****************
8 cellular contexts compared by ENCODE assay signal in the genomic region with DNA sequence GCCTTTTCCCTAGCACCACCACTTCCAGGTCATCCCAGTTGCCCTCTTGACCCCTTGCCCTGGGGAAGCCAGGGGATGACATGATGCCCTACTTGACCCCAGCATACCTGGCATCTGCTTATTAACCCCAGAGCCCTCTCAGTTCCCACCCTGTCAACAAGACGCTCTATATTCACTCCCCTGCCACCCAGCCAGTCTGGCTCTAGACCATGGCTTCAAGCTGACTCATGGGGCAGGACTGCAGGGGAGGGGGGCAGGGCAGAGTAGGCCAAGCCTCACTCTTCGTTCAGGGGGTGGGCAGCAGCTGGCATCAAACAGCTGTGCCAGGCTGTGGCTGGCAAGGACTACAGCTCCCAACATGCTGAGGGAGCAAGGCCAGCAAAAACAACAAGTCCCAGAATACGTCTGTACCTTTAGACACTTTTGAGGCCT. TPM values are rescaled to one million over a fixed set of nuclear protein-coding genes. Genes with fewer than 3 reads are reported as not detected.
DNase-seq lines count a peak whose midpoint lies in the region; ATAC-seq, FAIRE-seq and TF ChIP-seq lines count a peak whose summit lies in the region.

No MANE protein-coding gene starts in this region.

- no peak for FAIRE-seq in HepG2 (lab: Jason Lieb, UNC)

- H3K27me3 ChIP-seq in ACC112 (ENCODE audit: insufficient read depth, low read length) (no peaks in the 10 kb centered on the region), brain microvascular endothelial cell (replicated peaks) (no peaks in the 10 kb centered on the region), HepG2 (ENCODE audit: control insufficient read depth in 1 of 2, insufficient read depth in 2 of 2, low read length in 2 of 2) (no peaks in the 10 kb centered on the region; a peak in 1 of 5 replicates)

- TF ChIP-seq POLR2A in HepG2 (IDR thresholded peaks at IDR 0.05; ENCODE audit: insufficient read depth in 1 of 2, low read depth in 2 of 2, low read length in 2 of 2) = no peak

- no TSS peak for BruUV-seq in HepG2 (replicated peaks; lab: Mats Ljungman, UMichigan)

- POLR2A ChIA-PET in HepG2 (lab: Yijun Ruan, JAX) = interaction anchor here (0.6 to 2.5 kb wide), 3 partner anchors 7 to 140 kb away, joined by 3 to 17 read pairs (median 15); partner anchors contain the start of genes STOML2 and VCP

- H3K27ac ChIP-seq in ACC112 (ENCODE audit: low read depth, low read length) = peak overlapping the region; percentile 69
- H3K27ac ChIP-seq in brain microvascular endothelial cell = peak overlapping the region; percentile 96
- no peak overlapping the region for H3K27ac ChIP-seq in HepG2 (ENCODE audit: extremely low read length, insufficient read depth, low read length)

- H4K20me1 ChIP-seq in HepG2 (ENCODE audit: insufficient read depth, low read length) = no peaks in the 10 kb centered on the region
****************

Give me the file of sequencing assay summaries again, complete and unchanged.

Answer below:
8 cellular contexts compared by ENCODE assay signal in the genomic region with DNA sequence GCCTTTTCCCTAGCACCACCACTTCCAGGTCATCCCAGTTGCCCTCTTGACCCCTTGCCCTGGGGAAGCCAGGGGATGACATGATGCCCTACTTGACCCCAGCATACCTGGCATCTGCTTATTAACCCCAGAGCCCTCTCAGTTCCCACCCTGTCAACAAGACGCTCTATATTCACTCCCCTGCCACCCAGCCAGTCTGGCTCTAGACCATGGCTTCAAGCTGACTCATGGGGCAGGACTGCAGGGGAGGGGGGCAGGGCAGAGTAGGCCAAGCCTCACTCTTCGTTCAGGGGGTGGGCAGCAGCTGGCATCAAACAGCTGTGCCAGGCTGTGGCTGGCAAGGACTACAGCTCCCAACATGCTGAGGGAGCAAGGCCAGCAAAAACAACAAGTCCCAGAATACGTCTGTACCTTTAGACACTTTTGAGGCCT. TPM values are rescaled to one million over a fixed set of nuclear protein-coding genes. Genes with fewer than 3 reads are reported as not detected.
DNase-seq lines count a peak whose midpoint lies in the region; ATAC-seq, FAIRE-seq and TF ChIP-seq lines count a peak whose summit lies in the region.

No MANE protein-coding gene starts in this region.

- no peak for FAIRE-seq in HepG2 (lab: Jason Lieb, UNC)

- H3K27me3 ChIP-seq in ACC112 (ENCODE audit: insufficient read depth, low read length) (no peaks in the 10 kb centered on the region), brain microvascular endothelial cell (replicated peaks) (no peaks in the 10 kb centered on the region), HepG2 (ENCODE audit: control insufficient read depth in 1 of 2, insufficient read depth in 2 of 2, low read length in 2 of 2) (no peaks in the 10 kb centered on the region; a peak in 1 of 5 replicates)

- TF ChIP-seq POLR2A in HepG2 (IDR thresholded peaks at IDR 0.05; ENCODE audit: insufficient read depth in 1 of 2, low read depth in 2 of 2, low read length in 2 of 2) = no peak

- no TSS peak for BruUV-seq in HepG2 (replicated peaks; lab: Mats Ljungman, UMichigan)

- POLR2A ChIA-PET in HepG2 (lab: Yijun Ruan, JAX) = interaction anchor here (0.6 to 2.5 kb wide), 3 partner anchors 7 to 140 kb away, joined by 3 to 17 read pairs (median 15); partner anchors contain the start of genes STOML2 and VCP

- H3K27ac ChIP-seq in ACC112 (ENCODE audit: low read depth, low read length) = peak overlapping the region; percentile 69
- H3K27ac ChIP-seq in brain microvascular endothelial cell = peak overlapping the region; percentile 96
- no peak overlapping the region for H3K27ac ChIP-seq in HepG2 (ENCODE audit: extremely low read length, insufficient read depth, low read length)

- H4K20me1 ChIP-seq in HepG2 (ENCODE audit: insufficient read depth, low read length) = no peaks in the 10 kb centered on the region